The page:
Author Topic: What is Readybrek? (or what food adventures have you had in the last two weeks)  (Read 3922 times)

Offline pwhole

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So, it's potato and lentil...erm...spicy something then? I would have still gone for the dripping blood as well personally, given the opportunity. Waitrose seems to be the only store around here anyone's queuing for. I guess it does take their average customer longer, what with all the conversations ;)

Offline owd git

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I don't have a garden so I'm growing radishes indoors. Seems to be a good return on investment in terms of strength of flavour / space taken up.
Don't forget to make full use of your radishes, the green tops are of more nutritional value than the root. Raw, cooked, made into pesto, check on line!  :thumbsup: O. G.
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Offline Pegasus

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Have been shopping for essential supplies -  Can you work out who gets what??  ;D

Offline Fulk

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I guess you get the wine and the chocolate, Pegasus, and the dobbin gets the mints.

Offline Pegasus

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I think you'll find Tim won't be happy with that :)

Offline badger

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so tim gets 2 pkts polo's and boris gets 2 packs

Offline owd git

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OK;  who gets the holes from the Polo's?
Hen racer? 2000 world hen racing champion

Offline Ian Ball

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Readybrek!  My Mother used to buy a box of that for us to eat before school.  A small box used to last about a year, porridge was not for me back then, but now I eat it pretty much daily. I do wonder if the actual stuff you put in it is what you enjoy, blueberries in porridge is lovely.  I also like seeds, sunflower, pumpkin most.  Gives a bit of a crunch to it and ups the protein a little for the veggies.

The Scots and their salted porridge used to confuse me, but now I go for a spoon of marmite which is quite salty even the low sodium stuff I use and a shot of chilli sauce.  It's the smallest amount you can pour out as I have a bottle of the most strong sauce I've ever tasted and to be honest it scares me how hot it is, (some good reviews on that site) probably I'm a bit of a wimp when it comes to big scovilles. Lasts for ages though at the amount I use so great value.




Offline pwhole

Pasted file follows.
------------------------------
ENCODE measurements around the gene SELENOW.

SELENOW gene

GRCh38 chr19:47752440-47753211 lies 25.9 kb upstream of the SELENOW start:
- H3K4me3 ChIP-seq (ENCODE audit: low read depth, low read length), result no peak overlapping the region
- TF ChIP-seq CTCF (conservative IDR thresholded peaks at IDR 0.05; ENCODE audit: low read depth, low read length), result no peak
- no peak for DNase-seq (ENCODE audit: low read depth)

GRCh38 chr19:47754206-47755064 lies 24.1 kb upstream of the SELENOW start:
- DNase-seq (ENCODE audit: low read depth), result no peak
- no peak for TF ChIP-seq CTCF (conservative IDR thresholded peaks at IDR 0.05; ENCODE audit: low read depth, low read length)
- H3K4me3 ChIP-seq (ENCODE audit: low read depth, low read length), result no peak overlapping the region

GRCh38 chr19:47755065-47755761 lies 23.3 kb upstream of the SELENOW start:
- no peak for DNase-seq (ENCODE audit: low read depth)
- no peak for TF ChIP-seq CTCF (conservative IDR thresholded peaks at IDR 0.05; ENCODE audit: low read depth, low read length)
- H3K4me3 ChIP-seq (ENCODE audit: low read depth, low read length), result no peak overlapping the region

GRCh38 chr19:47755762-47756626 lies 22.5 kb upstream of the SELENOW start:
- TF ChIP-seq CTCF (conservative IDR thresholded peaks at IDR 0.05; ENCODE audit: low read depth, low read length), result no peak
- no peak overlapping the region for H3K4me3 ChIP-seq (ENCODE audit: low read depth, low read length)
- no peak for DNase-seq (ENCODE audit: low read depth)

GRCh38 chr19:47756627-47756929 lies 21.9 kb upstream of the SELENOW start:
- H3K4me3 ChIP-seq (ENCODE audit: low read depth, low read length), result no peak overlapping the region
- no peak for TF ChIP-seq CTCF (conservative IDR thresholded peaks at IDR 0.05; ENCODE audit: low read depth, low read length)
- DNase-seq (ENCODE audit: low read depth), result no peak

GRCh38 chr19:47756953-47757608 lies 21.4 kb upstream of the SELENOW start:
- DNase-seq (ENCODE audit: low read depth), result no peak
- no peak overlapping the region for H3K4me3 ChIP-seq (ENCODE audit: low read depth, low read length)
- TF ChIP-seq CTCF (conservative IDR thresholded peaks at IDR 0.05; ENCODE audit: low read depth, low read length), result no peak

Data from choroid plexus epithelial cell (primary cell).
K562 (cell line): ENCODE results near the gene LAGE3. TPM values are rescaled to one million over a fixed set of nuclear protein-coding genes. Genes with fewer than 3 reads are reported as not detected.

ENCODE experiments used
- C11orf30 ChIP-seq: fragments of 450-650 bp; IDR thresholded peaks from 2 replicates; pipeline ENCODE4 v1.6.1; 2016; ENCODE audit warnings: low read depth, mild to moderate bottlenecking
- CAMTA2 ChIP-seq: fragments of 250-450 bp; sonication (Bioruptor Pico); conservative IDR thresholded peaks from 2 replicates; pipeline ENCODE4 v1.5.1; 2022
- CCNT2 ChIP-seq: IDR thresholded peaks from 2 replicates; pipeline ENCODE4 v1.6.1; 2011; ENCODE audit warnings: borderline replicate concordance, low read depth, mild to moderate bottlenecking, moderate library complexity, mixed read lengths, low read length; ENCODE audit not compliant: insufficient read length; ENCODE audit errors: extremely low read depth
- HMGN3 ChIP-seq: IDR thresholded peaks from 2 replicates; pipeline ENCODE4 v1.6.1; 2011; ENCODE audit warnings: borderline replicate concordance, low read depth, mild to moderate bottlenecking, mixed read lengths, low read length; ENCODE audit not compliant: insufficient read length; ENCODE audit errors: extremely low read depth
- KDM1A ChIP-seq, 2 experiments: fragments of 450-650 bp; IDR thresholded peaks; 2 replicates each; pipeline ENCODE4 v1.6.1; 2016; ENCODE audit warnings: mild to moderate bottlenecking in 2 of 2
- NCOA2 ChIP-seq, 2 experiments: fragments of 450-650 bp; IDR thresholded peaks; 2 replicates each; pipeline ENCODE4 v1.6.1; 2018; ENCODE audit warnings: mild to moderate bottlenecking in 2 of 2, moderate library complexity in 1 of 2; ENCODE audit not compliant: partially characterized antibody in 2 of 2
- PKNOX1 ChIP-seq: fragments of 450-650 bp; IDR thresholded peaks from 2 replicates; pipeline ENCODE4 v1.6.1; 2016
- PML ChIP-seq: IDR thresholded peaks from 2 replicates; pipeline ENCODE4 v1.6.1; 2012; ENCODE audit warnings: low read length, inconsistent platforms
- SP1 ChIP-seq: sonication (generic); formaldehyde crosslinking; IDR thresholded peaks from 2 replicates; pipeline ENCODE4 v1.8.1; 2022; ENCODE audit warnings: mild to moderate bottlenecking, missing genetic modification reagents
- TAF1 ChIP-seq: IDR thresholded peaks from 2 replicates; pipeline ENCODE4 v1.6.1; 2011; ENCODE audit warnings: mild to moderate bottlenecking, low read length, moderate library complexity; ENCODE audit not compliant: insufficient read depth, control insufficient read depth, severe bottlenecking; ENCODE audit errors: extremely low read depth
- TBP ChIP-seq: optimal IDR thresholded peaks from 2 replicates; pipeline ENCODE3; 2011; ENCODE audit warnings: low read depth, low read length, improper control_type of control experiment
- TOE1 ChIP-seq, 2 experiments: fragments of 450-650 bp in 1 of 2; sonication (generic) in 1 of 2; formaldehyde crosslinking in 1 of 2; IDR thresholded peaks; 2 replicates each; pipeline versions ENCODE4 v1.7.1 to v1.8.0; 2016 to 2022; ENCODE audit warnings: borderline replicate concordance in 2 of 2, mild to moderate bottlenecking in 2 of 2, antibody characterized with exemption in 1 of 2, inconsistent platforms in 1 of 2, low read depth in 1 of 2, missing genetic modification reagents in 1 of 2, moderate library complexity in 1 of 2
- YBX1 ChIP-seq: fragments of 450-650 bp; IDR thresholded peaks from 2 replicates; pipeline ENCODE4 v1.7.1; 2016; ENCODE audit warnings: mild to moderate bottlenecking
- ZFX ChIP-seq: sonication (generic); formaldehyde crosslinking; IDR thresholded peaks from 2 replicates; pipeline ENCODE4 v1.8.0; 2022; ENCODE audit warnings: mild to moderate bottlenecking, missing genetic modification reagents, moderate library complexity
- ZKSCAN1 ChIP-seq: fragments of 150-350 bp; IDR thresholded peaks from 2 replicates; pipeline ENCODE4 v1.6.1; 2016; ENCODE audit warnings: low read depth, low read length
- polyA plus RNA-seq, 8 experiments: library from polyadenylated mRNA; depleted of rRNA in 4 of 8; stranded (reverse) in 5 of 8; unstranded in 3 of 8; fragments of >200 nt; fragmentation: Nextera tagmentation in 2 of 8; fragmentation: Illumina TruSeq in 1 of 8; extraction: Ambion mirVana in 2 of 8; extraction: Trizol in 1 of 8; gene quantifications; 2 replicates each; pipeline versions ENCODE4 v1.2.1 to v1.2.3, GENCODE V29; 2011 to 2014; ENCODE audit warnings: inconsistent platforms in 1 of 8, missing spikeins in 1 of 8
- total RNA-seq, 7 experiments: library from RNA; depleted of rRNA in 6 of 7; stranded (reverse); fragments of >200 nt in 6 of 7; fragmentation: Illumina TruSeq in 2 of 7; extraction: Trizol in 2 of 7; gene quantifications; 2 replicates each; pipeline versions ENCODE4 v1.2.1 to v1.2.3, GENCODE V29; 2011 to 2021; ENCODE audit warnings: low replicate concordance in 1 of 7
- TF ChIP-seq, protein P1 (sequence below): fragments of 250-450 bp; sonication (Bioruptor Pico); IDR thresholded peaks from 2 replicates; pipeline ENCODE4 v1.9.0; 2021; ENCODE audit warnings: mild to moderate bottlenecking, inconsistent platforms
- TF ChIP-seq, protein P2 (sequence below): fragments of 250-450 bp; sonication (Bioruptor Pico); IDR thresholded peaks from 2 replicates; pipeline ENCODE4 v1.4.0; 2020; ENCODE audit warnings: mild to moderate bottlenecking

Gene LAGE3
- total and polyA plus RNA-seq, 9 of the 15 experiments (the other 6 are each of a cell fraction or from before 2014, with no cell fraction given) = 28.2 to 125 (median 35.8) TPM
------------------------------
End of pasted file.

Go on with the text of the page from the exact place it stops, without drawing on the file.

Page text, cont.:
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I like the idea of chilli in porridge - might try that, though I'll skip the Marmite! I was introduced to chilli jam in California a long time ago - on scones, with cream (they knew I was coming) - just a fabulous taste and wasn't hot at all. That sauce of yours looks vaguely familiar - I remember bringing something like that back from New Orleans that destroyed everything on contact, but had a lovely flavour when you'd recovered.

Offline Pegasus

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I've never liked beer of any kind, however tried this last night 'cos of the name - awful, just awful  :o   How do folks drink the stuff??  :yucky: :yucky: :yucky:


Offline Pitlamp

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Practice, practice practice!   ;)

Offline thehungrytroglobite

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Marmite in porridge is an absolute banger. Try mixing in some butter too, and grating cheddar cheese on top

Offline Pegasus

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Marmite in porridge is an absolute banger. Try mixing in some butter too, and grating cheddar cheese on top

Cheese on porridge  :o

Offline mikem

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Not recently, but in Chile we drank a lot of red wine & coke, with cheap wine it improved both!

Offline cavemanmike

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Not recently, but in Chile we drank a lot of red wine & coke, with cheap wine it improved both!
Coke  :o :o

Offline PeteHall

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Cheap white wine 50/50 with cheap cider improves both (or maybe it just kills your taste buds...)

Offline mikem

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Coke  :o :o
Not the coal substitute! Easily available everywhere in South America, as is coca in the high altitude bits  ;)

(You do know that's why it's called coca cola)

Offline CavingPig

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Readybrek was my favourite breakfast as a kid in the 90s, I couldn't understand all the hate for it when I bought a load of supermarket-brand stuff for an expedition a couple of years ago. Apparently I was supposed to get fancy stuff with flavours already in?  ::)

Another top porridge tip: plenty of milk, a pinch of salt then a wee dram of your favourite whisk(e)y mixed in. Warms you right up!